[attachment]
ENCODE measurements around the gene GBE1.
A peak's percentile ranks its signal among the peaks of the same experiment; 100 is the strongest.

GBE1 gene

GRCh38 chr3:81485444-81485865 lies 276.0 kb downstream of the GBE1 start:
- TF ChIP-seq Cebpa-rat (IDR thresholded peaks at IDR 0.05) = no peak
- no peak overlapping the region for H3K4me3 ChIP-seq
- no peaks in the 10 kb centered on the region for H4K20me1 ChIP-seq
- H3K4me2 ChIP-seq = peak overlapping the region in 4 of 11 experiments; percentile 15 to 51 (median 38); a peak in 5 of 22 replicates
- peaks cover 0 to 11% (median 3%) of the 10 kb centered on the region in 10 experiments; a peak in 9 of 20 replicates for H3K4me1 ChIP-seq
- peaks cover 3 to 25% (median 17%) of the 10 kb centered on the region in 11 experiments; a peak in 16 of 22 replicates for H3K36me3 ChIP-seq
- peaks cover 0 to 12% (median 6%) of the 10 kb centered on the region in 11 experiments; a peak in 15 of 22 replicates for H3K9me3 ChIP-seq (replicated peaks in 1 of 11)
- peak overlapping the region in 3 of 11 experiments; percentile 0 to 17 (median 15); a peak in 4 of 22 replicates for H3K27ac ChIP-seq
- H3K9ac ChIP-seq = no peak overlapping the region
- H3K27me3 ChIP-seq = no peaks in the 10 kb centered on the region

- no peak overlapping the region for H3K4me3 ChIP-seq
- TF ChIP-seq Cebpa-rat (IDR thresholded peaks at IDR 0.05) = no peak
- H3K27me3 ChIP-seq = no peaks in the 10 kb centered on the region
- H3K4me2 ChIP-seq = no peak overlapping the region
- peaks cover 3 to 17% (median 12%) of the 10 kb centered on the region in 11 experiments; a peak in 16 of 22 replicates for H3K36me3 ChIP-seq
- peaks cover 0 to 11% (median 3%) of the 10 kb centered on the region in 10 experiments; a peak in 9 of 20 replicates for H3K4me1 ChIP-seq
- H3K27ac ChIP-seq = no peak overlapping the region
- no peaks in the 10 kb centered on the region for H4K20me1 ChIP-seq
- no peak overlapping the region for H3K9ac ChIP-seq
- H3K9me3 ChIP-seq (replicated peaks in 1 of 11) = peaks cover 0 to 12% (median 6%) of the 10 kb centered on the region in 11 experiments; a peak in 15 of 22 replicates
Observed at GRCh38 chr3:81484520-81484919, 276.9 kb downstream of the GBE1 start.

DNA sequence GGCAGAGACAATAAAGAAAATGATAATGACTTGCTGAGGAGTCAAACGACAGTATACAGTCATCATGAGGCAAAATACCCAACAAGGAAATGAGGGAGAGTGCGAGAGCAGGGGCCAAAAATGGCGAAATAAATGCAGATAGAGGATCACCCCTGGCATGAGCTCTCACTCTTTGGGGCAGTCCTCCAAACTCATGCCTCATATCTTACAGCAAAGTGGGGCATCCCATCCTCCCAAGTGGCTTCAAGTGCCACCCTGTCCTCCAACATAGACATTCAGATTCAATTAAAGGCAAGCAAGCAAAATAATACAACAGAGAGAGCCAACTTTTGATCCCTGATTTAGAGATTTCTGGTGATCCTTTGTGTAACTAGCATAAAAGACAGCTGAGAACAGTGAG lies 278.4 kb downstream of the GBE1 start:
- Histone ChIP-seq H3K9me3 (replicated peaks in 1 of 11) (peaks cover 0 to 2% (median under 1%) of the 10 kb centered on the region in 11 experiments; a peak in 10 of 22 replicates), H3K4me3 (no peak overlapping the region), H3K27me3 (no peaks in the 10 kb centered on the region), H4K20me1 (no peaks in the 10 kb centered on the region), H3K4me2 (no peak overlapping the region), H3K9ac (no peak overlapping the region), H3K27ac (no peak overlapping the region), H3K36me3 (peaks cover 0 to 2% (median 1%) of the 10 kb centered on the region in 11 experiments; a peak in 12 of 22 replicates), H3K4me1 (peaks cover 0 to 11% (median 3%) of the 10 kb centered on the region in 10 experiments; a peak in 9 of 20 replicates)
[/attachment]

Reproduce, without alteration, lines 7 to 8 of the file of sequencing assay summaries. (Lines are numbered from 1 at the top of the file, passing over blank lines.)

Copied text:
- no peaks in the 10 kb centered on the region for H4K20me1 ChIP-seq
- H3K4me2 ChIP-seq = peak overlapping the region in 4 of 11 experiments; percentile 15 to 51 (median 38); a peak in 5 of 22 replicates